The Cayman Islands has joined 47 countries and territories in a declaration supporting an action plan to implement the Crypto-Asset Reporting Framework (CARF) by 2027.
The CARF provides for the automatic exchange of tax-relevant information on crypto-assets between tax authorities and is part of the automatic tax information exchange standards developed by the Organization for Economic Cooperation and Development (OECD) under a G20 mandate.
The group of 48 countries welcomed the new standard “to keep pace with the rapid development and growth of the crypto-asset market and to ensure that recent gains in global tax transparency will not be gradually eroded.”
“As jurisdictions that play host to active crypto markets, we therefore intend to work towards swiftly transposing the CARF into domestic law and activating exchange agreements in time for exchanges to commence by 2027, subject to national legislative procedures as applicable,” the joint statement said.
To ensure consistent implementation for both business and governments, the signatory jurisdictions will also implement amendments to the Common Reporting Standard agreed by the OECD earlier this year.
The Crypto-Asset Reporting Framework
The CARF rules and guidelines, published in October 2022, set out the scope of crypto assets that are covered; the entities and individuals who are subject to data collection and reporting requirements; which transactions must be reported; and due diligence procedures to identify crypto asset users and controlling persons, as well as the relevant tax jurisdictions for reporting and exchange purposes.
The OECD said in a CARF report that the framework was needed because “the current scope of assets, as well as the scope of obliged entities, covered by the Common Reporting Standard (current standards) do not provide tax administrations with adequate visibility on when taxpayers engage in tax-relevant transactions in, or hold, relevant crypto assets.”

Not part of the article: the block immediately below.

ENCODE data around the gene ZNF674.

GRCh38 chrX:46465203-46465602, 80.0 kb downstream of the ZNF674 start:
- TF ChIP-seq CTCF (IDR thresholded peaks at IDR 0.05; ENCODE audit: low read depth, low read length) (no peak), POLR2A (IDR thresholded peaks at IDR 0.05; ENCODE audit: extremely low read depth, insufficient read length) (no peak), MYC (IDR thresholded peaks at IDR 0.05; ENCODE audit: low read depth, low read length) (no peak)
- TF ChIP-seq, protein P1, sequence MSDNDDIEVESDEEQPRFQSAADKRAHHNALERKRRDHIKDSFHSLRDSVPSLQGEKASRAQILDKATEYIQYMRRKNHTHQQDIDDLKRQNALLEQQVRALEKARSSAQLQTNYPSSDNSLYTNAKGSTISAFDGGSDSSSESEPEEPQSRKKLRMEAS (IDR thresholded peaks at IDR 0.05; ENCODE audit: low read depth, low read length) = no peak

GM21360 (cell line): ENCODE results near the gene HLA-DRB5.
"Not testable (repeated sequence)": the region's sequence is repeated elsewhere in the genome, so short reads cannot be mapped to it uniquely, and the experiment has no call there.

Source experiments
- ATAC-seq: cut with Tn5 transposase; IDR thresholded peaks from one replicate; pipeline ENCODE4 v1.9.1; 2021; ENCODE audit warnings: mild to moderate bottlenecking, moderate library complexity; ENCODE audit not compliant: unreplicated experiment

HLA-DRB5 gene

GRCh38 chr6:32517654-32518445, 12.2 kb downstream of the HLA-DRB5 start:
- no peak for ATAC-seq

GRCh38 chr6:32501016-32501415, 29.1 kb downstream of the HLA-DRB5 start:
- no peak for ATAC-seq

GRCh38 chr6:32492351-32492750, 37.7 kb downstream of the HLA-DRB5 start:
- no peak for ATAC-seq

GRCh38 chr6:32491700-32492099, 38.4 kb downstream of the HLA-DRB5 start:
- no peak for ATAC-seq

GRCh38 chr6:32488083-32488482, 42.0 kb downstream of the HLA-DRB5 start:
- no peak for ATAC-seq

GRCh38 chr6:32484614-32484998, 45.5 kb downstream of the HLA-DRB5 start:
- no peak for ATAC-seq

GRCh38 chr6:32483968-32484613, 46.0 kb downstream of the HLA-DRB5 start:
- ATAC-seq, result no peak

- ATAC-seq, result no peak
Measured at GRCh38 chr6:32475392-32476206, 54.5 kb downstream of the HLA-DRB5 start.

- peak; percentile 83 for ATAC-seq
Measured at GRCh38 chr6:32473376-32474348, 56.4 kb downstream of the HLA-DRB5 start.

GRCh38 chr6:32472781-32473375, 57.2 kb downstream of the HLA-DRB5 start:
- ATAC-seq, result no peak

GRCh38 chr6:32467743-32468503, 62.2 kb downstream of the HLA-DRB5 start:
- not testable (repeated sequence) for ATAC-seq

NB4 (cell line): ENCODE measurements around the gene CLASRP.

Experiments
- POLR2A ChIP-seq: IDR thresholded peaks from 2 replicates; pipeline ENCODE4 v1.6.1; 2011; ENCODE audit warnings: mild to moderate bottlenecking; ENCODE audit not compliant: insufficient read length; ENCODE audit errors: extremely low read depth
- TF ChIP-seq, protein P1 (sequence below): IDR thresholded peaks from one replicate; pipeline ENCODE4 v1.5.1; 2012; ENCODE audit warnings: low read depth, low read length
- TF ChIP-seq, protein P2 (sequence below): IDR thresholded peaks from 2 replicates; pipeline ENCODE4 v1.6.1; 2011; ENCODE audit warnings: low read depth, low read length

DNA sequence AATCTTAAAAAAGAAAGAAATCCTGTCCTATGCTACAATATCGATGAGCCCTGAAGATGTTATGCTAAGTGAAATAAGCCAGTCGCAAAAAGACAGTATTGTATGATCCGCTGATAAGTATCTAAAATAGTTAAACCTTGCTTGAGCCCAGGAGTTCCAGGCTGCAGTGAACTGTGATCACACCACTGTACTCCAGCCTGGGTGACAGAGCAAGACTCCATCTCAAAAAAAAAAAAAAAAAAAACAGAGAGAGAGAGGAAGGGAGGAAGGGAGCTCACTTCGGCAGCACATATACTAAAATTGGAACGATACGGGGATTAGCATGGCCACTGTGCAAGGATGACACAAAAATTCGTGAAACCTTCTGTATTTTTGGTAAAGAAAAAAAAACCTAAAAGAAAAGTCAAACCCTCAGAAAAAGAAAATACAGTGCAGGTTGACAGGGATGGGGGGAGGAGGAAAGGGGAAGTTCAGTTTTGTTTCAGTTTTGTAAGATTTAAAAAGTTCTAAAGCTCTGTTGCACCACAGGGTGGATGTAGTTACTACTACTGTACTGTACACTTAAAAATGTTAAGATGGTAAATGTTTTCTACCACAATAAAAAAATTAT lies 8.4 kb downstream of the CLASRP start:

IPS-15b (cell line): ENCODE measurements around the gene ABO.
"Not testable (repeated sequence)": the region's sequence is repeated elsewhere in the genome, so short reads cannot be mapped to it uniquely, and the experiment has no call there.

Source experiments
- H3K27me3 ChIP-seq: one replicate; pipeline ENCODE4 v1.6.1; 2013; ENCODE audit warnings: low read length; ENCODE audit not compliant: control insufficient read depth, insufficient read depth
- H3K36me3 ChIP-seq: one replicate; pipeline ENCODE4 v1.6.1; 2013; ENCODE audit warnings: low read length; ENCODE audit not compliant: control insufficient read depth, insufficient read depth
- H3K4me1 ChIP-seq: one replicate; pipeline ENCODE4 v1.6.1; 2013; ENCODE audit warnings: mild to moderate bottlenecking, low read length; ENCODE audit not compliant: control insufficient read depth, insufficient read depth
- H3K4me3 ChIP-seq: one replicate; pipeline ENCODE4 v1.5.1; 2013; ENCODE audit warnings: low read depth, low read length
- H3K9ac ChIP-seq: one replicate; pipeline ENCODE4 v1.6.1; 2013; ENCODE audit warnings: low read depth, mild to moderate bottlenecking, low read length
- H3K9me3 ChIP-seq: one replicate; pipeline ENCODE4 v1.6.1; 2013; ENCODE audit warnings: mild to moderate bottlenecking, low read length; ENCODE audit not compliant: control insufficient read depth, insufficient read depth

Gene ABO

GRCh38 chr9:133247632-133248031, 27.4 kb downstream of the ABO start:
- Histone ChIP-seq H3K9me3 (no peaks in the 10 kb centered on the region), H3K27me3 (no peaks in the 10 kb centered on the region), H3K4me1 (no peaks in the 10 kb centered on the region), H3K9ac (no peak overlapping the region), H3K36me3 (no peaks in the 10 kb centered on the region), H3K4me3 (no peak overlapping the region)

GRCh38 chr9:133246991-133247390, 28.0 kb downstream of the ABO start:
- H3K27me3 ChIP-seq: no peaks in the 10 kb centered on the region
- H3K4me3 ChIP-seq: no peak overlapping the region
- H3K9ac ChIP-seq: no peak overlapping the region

The framework aims to collect and automatically exchange information on transactions for relevant crypto assets on an annual basis, similar to the Common Reporting Standard (CRS), which covers the automatic cross-border exchange of financial account information.
The definition of crypto assets “includes assets that can be held and transferred in a decentralised manner, without the intervention of traditional financial intermediaries, including stablecoins, derivatives issued in the form of a crypto-asset and certain non-fungible tokens”.
As such the CARF will target any digital representation of value that relies on a cryptographically secured distributed ledger or a similar technology to validate and secure transactions.
Carve-outs are included for assets that cannot be used for payment or investment purposes and for assets already fully covered by the CRS.
Entities or individuals that provide services effectuating exchange transactions in crypto assets for, or on behalf of, customers would have to report under the CARF.
Under CARF rules, crypto asset firms must report on exchanges between relevant crypto assets and fiat currencies, exchanges between one or more types of digital assets and transfers of crypto (including retail payment transactions) in the country where they conduct business.
To reflect the crypto asset framework, the CRS also has to be amended to cover certain electronic money products and central bank digital currencies.
Other proposed changes to CRS concern indirect investments in crypto assets through derivatives and investment vehicles.
The 48 countries and territories that issued the joint statement are Armenia, Australia, Austria, Barbados, Belgium, Belize, Brazil, Bulgaria, Canada, Chile, Croatia, Cyprus, Czech Republic, Denmark, Estonia, Finland, France, Germany, Greece, Hungary, Iceland, Ireland, Italy, Japan, Korea, Liechtenstein, Lithuania, Luxembourg, Malta, Mexico, Netherlands, Norway, Portugal, Romania, Singapore, Slovakia, Slovenia, South Africa, Spain, Sweden, Switzerland, the United Kingdom, and the United States of America; the United Kingdom’s Crown Dependencies of Guernsey, Jersey, and Isle of Man; and the UK’s Overseas Territories of the Cayman Islands and Gibraltar.
The G20 has asked the Global Forum on Transparency and Exchange of Information for Tax Purposes, which includes 168 countries and jurisdictions, to build on its commitment and monitoring processes to ensure the widespread implementation of the CARF by relevant jurisdictions.
Since the finalisation of the legal and operational instruments of the CARF in June 2023, the Global Forum established a dedicated “CARF Group” to take the work forward. The crypto-asset reporting issue will be discussed further at the Global Forum’s 16th Plenary Meeting in Lisbon, Portugal from 29 November to 1 December 2023.